Aaron's stomach did handstands and back flips as he sat across from this beauty, Hannah. He had a Venti mocha with whipped cream, the perfect dessert drink, while she ordered a hot chocolate, no whip. She claimed even decaf would keep her up all night if she drank it this late. He put his head down, as if mourning, and said he was sorry she had to live like that, earning him a laugh and a touch on the arm, which sent a warm current through him. She felt it, too, as she pulled her hand away quick and blushed. What was it about this girl?
They'd chosen a Starbucks a few miles from the bookstore, figuring there'd be less of a chance his fans would run into them. Not that he usually minded, but tonight he wanted to keep his undivided attention on her, and the looks she gave him proved she felt the same. They'd driven separately, meeting in the parking lot of the strip mall where the Starbucks was located, but now that they were here and sitting across from each other, they could have come together. They hadn't had much of a chance to talk yet, but he already knew he'd never get tired of her company. It was like he'd known her for years, not for less than an hour. To be honest, as comfortable as he was with her, he might as well have been sitting across from Jenna.
"I've always wanted to go to one of your signings," Hannah said, breaking the comfortable silence, so unusual for a first date, if that's what this was. He hoped so.
"What stopped you? Nell has had me in for each of my books." He chuckled. "Actually, I begged her to set up the first one, but after that she invited me back each year."
"I knew about them, but my parents wouldn't let me go." She blushed and looked down at her hot chocolate. "Lame, right?"
"Nah. Gotta listen to the parental units. So why did they relent this time?"
"I'm a college girl now, so I didn't ask."
"Good reason. Where do you go?" While Orange County University was the biggest campus in the area, there were plenty of smaller colleges, especially community colleges, around.
"OCU. I love it there."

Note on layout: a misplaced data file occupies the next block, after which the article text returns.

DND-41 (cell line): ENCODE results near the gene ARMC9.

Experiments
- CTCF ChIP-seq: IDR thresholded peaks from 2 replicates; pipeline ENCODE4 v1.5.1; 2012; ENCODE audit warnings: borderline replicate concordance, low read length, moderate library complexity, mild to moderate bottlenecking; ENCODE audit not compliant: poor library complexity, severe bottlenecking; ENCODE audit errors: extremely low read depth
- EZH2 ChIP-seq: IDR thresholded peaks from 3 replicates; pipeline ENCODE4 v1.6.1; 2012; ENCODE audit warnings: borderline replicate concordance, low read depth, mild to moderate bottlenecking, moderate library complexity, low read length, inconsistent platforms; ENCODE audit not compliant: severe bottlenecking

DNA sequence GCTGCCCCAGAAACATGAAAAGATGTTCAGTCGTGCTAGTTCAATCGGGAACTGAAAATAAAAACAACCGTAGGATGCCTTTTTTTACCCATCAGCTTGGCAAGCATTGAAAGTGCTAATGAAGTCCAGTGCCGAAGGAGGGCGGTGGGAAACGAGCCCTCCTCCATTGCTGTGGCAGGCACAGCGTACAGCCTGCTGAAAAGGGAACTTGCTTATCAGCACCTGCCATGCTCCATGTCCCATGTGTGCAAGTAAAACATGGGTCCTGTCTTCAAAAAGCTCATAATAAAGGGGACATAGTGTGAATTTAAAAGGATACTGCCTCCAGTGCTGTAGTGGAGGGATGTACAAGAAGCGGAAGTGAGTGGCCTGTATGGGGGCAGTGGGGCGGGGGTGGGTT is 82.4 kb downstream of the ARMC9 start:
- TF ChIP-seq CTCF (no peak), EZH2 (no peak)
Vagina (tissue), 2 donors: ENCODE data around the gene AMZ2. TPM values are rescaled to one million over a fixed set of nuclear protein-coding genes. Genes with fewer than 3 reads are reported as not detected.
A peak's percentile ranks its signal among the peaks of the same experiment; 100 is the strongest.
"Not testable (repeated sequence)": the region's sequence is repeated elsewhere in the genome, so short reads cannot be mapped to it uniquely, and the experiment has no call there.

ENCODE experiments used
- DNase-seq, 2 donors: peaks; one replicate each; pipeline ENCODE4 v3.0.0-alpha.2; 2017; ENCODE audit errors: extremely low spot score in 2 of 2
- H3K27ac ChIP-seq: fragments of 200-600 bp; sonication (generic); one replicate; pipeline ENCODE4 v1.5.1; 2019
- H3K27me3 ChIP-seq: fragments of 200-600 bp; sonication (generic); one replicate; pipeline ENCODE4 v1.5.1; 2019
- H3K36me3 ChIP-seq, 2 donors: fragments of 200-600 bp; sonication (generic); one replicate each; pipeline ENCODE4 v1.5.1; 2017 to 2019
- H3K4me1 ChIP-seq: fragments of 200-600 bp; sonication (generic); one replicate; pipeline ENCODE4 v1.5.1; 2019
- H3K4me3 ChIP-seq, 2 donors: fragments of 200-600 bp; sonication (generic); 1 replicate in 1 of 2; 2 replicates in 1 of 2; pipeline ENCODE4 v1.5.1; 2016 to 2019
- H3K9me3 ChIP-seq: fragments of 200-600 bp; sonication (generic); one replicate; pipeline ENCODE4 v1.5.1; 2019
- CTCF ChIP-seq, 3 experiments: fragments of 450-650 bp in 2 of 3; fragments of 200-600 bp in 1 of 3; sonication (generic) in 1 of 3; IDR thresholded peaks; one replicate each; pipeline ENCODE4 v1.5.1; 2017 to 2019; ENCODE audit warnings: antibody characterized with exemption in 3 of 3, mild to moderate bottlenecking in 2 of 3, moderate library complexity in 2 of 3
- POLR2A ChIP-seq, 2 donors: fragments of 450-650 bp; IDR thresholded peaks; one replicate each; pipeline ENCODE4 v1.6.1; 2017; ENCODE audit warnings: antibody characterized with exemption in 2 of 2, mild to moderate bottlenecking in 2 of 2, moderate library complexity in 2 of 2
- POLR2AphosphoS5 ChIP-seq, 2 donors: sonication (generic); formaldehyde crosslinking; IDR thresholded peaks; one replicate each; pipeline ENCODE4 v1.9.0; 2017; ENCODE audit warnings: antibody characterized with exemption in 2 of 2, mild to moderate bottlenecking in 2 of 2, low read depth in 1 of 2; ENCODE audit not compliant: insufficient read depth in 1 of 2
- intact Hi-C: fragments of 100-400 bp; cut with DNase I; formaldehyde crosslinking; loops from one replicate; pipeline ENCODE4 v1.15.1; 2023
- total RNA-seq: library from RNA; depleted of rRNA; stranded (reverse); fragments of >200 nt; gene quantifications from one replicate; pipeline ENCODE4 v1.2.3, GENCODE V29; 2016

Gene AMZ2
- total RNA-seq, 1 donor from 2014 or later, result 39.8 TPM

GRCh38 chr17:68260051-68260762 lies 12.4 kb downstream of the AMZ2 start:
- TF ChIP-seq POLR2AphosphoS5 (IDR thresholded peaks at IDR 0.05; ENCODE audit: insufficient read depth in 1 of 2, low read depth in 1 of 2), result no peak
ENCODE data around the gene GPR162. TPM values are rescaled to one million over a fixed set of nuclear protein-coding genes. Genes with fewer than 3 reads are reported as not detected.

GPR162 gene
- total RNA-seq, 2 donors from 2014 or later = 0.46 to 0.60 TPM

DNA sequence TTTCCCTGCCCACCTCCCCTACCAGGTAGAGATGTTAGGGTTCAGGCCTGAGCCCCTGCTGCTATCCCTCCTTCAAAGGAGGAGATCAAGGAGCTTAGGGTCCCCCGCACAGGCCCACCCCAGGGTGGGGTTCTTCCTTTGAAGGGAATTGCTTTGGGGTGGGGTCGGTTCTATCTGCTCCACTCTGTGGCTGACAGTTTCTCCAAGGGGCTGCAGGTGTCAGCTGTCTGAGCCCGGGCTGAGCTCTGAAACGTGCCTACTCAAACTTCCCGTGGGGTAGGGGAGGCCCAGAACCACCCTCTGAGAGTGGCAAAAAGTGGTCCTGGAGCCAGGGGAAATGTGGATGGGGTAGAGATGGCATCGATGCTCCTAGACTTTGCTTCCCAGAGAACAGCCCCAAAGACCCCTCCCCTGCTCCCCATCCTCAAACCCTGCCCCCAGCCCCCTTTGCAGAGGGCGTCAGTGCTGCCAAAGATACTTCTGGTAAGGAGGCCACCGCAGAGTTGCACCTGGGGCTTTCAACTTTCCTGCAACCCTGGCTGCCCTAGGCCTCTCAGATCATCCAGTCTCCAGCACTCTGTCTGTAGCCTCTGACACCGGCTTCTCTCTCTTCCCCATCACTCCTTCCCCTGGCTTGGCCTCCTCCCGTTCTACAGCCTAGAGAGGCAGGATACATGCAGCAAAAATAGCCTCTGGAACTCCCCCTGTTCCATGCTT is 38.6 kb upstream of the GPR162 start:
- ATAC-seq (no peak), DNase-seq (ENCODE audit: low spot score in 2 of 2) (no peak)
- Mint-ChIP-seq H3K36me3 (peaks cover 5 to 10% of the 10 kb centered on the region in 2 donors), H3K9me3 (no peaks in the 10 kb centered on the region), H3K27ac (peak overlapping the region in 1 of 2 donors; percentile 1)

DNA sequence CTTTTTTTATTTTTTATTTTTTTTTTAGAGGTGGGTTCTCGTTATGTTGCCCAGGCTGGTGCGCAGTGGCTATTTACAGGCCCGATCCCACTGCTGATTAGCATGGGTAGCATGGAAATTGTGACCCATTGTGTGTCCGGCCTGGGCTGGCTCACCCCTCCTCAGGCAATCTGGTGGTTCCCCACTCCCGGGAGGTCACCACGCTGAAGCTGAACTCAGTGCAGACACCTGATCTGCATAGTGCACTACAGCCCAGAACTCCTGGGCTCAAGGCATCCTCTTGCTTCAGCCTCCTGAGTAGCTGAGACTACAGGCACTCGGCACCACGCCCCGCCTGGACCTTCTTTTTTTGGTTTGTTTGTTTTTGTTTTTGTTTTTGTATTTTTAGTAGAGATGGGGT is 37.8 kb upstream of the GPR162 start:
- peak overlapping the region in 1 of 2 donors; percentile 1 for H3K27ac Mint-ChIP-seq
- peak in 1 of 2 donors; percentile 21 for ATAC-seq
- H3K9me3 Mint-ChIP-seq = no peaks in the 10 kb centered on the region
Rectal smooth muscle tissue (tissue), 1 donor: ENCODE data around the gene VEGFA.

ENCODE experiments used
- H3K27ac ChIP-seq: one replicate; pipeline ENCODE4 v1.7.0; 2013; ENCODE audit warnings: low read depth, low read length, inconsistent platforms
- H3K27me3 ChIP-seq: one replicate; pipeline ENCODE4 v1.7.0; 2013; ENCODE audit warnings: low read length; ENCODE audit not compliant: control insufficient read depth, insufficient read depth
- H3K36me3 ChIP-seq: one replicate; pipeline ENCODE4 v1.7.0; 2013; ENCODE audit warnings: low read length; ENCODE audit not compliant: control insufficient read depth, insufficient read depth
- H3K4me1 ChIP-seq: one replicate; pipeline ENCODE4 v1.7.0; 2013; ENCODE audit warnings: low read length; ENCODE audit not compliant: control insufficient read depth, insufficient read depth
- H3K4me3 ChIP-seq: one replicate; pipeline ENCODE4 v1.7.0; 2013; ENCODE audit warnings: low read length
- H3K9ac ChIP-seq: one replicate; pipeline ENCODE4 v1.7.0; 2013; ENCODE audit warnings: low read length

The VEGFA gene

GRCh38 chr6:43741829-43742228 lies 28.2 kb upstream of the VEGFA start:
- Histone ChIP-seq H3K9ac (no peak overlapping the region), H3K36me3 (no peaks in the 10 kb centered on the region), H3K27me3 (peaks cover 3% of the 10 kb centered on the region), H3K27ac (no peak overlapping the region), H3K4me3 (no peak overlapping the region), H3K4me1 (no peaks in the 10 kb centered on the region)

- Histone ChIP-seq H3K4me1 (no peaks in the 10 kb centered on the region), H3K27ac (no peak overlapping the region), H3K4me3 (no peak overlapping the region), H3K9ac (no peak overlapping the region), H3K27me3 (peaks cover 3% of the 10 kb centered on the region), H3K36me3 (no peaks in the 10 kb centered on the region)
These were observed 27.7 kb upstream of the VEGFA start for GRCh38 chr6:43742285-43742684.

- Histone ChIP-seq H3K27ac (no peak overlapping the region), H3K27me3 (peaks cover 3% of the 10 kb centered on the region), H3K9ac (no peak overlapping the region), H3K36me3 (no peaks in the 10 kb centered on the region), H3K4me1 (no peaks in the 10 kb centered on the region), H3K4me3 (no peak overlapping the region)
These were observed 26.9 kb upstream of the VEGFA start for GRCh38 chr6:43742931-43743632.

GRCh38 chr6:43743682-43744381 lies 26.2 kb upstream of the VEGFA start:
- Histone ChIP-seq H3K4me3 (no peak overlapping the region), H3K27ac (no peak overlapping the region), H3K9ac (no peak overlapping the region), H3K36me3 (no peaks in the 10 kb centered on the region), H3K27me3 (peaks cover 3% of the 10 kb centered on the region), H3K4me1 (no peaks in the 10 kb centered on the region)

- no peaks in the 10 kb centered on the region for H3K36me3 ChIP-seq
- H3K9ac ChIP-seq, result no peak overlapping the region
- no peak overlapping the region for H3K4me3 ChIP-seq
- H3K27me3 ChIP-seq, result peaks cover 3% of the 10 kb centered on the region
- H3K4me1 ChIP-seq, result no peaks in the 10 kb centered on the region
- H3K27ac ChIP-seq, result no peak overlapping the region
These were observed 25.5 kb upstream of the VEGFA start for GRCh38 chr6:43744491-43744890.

"That's where I went," he said. "I met my …" He stopped, kicking himself for almost bringing up Jenna, and then again for not. What was the etiquette for talking about his late wife? Things like that obviously hadn't come up when he dated Jenna back in the day. But, really, since she was the only girl he ever dated, he didn't have much experience to draw on for anything.
Hannah reached across the table and took his hand. This time the touch felt comfortable, right, like they should always be in contact. She gave him a look of sympathy, and said, "Your wife?"
He nodded, not sure what to say.
"I read that you lost her."
"I don't mind talking about it. I hesitated because I didn't think it polite to bring up."
"It's fine. I'd like to hear. I mean, if you don't mind telling."
"No, I don't mind at all." And he didn't, not to her. He rarely brought it up to anyone, since reliving that, even five years later, brought pain. But here with Hannah, whatever it was they were sharing, it seemed all right. He'd be fine, and the hurt wouldn't overwhelm him. This girl, this woman, would give him all the strength he needed. That inexplicable, unexplained thought brought a lump to his throat, which he quickly covered by taking a long pull from his mocha.
"Five years ago, I was the store manager at the Yorba Linda Gadgets 'N Gizmos 'N More."
"Oh, I love that store. I can browse in there for hours." She blushed and put a hand over her mouth. "Sorry. Didn't mean to interrupt."
He smiled and squeezed her hand, which he forgot he was holding. Wow, how comfortable with her could he be? This was uncanny. "This is a conversation, not a monologue. Speak your mind."
"Okay," she said with a giggle. "But go on. I want to hear. I think."